From weatherstation data to solar irradiation on specific surface

In summary, the author is trying to calculate the irradiance on a window in a particular orientation using solar energy conversion factors.
  • #1
BM99
2
0
So, at home I have a weatherstation which measures solar irradiation in the east, south and west in lux. I can read in these measured sensordata. From these measurements, I would like to calculate the solar irradiance on my windows. The solar energy formulas could help me with that. The work of Soteris A. Kalogirou explains these phenomens in Chapter two (see http://1.droppdf.com/files/AvIdq/solar-energy-engineering-processes-and-systems-2nd-ed-2014-.pdf).

So for example, I have a window which (which has a slope of 90°, vertical) is oriented 20° from the south (clockwise is positive). I know what the incidence angle is and I know that I should use the formule for 'Total radiation on tilted surfaces' which is explained on page 100-101 in the pdf. Starting from the total irradiation in the east, south and west known from my weatherstation, does someone know how to use these measurements to calculate the total irradiance on my window in W/m²?

I hope this explanation is clear enough!

Thank you in advance.
 
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  • #2
Converting from lux to illuminance is not obvious here due to the large amount of (spectrally) non-visible sunlight. Fortunately, sunlight is important enough that conversion factors have been developed: the solar constant is, on the Earth's surface, approximately 1 kW/m^2 and also 128 klx. That conversion factor definitely won't work if the sky is overcast and is also less accurate as the sun moves off zenith.

For fun, you may be able to pseudo-calibrate your weatherstation by sending 'direct sunlight' into one of the ports and then use it on clear days; I'd be curious what your results are. Check the user guide- don't damage the optical detector by doing this.

For example- use a mirror to send noontime sunlight into a port, and the weatherstation tells you that it's receiving (say) 100 klx so you have a 'weatherstation calibration factor' of 1.28. Then, the next day (or whenever), your station pointed in the direction of your window gives a reading of 50 klx, which means your window actually receives 64 klx = 0.5 kW/m^2.

good luck!
 
  • #3
Andy Resnick said:
Converting from lux to illuminance is not obvious here due to the large amount of (spectrally) non-visible sunlight. Fortunately, sunlight is important enough that conversion factors have been developed: the solar constant is, on the Earth's surface, approximately 1 kW/m^2 and also 128 klx. That conversion factor definitely won't work if the sky is overcast and is also less accurate as the sun moves off zenith.

For fun, you may be able to pseudo-calibrate your weatherstation by sending 'direct sunlight' into one of the ports and then use it on clear days; I'd be curious what your results are. Check the user guide- don't damage the optical detector by doing this.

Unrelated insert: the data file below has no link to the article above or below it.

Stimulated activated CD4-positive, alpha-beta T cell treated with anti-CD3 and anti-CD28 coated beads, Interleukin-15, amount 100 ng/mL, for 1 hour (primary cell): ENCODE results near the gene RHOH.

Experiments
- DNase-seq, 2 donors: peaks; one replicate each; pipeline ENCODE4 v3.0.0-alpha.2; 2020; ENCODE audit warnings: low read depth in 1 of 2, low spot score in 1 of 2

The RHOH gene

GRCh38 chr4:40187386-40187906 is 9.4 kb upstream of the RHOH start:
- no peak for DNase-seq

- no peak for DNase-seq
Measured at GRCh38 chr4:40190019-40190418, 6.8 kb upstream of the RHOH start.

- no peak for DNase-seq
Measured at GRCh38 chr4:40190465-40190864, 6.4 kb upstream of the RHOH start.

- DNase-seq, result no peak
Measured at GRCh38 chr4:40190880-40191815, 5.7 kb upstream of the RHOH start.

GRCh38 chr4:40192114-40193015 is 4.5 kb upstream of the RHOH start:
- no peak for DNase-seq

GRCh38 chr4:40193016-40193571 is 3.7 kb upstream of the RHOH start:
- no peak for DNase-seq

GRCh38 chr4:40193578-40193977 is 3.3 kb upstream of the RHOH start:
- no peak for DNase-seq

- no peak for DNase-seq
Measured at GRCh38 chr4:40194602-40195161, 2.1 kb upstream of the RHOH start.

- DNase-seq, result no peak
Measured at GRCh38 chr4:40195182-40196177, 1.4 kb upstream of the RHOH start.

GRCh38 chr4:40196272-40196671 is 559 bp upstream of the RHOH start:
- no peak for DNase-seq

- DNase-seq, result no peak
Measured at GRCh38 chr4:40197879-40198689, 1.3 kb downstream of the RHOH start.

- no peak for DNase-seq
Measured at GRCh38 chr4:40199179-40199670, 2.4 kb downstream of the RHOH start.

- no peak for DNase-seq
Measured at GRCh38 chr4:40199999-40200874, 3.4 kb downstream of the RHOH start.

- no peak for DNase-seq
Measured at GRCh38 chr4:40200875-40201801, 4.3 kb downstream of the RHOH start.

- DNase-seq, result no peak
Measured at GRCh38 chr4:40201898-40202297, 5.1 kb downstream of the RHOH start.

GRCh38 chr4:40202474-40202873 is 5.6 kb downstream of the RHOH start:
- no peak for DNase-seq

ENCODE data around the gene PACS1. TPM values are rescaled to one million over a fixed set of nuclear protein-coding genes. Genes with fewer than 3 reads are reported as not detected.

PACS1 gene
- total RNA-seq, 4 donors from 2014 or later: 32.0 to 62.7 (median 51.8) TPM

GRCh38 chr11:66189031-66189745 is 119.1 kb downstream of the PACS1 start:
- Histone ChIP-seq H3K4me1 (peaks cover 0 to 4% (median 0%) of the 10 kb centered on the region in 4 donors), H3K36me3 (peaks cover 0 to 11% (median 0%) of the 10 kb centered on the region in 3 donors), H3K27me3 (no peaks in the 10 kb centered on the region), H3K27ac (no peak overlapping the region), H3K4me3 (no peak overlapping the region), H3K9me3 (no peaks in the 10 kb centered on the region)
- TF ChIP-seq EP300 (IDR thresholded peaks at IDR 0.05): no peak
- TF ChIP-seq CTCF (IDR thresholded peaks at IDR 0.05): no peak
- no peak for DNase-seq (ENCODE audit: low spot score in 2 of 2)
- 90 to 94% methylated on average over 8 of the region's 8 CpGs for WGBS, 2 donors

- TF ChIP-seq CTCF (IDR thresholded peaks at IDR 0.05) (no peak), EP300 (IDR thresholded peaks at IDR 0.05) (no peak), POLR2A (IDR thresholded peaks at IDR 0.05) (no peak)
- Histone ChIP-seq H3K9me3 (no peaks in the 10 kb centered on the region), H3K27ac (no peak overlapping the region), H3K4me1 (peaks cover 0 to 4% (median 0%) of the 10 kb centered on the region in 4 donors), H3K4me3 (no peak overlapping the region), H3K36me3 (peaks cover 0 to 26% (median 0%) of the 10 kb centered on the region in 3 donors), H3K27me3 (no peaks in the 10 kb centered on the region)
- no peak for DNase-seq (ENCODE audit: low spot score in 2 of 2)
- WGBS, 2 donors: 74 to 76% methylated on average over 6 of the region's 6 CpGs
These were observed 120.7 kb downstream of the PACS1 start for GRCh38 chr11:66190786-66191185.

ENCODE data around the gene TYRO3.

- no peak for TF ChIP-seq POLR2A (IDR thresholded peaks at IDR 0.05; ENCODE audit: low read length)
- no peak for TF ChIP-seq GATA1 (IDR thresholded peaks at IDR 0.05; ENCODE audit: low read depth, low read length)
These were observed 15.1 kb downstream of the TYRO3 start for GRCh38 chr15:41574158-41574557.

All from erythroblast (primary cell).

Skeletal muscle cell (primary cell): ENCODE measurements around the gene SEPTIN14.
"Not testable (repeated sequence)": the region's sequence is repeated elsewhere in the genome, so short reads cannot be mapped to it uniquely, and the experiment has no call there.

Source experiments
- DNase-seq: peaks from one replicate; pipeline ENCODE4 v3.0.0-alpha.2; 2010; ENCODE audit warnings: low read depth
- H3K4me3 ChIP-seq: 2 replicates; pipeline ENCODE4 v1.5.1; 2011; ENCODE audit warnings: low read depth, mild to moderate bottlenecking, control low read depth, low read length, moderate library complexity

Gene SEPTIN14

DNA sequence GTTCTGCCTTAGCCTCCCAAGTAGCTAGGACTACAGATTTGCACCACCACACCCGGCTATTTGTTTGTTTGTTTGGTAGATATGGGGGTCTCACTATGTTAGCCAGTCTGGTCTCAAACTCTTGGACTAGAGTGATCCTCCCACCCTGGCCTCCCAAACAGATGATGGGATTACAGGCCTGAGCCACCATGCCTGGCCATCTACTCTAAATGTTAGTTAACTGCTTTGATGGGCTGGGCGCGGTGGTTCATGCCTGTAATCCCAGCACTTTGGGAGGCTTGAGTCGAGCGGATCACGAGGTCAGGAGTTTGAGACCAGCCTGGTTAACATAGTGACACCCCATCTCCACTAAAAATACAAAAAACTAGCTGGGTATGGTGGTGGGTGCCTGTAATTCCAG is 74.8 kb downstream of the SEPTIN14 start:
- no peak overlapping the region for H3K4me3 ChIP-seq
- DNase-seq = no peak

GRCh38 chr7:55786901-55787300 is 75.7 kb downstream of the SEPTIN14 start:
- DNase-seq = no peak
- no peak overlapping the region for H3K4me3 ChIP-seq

For example- use a mirror to send noontime sunlight into a port, and the weatherstation tells you that it's receiving (say) 100 klx so you have a 'weatherstation calibration factor' of 1.28. Then, the next day (or whenever), your station pointed in the direction of your window gives a reading of 50 klx, which means your window actually receives 64 klx = 0.5 kW/m^2.

good luck!
Thanks for your interesting answer Andy!

I will try that as a validation of my estimation. Somehow, I'm convinced that with the measured total radiation in the three orientations, I could convert these to a total radiation on a window in any orientation. Well maybe not the total radiation, but rather the beam radiation as I suppose the diffuse and ground-reflected solar radiation to be zero. The following formulas should do it i think considering I know every concerned angle.
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Related to From weatherstation data to solar irradiation on specific surface

1. What is a weather station?

A weather station is a facility equipped with instruments and sensors that collect data on atmospheric conditions such as temperature, humidity, air pressure, wind speed and direction, and precipitation. This data is used to monitor and predict weather patterns.

2. How is solar irradiation measured?

Solar irradiation is typically measured using a pyranometer, which is a device that measures the amount of solar radiation reaching a specific surface. The unit of measurement for solar irradiation is watts per square meter (W/m²).

3. What is the specific surface in relation to solar irradiation?

The specific surface refers to the area on which solar irradiation is being measured. This could be the surface of a solar panel, a rooftop, or any other designated area. It is important to specify the specific surface when measuring solar irradiation as it can vary depending on the location and purpose of the measurement.

4. How does weather station data contribute to calculating solar irradiation?

Weather station data, such as temperature, humidity, and air pressure, are important factors in calculating solar irradiation. This data is used to determine the amount of solar radiation that reaches the specific surface, taking into account any atmospheric conditions that may affect the measurement.

5. What are the applications of using weather station data to calculate solar irradiation?

The data collected from weather stations can be used to accurately calculate solar irradiation, which is essential for various applications. This includes predicting solar energy production, assessing potential locations for solar panels, and monitoring the impact of weather on solar energy systems.

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